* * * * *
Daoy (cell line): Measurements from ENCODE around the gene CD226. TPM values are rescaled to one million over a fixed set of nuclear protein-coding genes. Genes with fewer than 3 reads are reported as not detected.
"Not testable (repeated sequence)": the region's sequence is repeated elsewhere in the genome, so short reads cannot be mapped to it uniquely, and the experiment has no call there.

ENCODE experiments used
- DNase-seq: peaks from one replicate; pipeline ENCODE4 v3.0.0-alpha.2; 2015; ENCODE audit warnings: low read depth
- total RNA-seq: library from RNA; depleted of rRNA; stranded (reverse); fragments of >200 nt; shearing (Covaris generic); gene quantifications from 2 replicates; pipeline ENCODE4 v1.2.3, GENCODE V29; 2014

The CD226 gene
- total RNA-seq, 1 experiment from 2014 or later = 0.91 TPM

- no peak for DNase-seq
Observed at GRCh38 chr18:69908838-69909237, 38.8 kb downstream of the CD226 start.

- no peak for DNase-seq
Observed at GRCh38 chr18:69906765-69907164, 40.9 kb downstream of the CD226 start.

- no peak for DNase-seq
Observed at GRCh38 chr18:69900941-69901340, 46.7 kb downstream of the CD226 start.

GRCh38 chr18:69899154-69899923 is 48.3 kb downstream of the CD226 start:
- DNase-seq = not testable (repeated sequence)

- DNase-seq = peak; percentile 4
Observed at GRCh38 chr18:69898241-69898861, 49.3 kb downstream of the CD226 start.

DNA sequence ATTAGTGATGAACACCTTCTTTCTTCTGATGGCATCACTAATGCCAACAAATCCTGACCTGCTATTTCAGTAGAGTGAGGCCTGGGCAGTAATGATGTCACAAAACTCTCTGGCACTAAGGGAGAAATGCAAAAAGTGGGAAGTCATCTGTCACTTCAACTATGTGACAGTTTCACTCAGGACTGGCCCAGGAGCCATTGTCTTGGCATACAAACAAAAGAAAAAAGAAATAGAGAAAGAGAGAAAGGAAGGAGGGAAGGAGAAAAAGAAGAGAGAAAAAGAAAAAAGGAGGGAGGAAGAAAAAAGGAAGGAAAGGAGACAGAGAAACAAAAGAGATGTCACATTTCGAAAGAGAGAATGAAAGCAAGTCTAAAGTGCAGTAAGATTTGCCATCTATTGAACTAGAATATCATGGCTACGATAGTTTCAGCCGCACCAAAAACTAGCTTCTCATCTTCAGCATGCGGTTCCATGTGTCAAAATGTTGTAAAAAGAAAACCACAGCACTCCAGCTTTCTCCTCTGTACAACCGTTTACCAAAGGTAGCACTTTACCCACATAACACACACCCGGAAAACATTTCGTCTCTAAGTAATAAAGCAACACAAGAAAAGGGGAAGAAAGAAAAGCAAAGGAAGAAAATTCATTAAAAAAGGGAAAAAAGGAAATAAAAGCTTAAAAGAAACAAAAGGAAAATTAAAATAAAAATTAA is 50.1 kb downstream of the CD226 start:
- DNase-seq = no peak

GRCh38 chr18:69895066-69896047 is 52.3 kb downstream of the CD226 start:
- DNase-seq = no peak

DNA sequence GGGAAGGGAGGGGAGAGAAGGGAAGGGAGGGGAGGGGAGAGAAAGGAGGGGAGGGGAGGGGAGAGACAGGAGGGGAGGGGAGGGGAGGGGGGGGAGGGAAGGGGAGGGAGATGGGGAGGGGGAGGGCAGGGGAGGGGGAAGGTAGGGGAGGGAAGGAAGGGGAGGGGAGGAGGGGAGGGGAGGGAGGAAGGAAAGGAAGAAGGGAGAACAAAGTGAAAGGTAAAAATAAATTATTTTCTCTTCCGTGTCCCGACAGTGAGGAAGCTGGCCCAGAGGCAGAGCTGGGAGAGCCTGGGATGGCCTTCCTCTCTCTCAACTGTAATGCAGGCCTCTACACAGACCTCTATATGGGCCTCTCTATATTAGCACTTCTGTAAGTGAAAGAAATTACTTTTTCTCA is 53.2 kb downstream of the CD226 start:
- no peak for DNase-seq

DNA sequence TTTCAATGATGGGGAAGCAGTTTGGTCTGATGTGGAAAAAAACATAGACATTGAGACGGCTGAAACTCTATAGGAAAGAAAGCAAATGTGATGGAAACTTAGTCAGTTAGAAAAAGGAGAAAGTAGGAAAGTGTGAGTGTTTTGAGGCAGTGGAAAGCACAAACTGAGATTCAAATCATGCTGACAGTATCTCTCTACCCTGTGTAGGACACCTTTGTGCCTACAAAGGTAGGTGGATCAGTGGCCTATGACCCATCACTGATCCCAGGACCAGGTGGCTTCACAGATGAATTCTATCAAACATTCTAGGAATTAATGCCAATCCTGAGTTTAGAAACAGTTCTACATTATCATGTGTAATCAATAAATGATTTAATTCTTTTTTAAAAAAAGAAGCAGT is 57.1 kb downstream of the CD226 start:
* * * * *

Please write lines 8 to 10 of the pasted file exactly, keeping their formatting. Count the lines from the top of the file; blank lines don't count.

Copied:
- no peak for DNase-seq
Observed at GRCh38 chr18:69908838-69909237, 38.8 kb downstream of the CD226 start.

- no peak for DNase-seq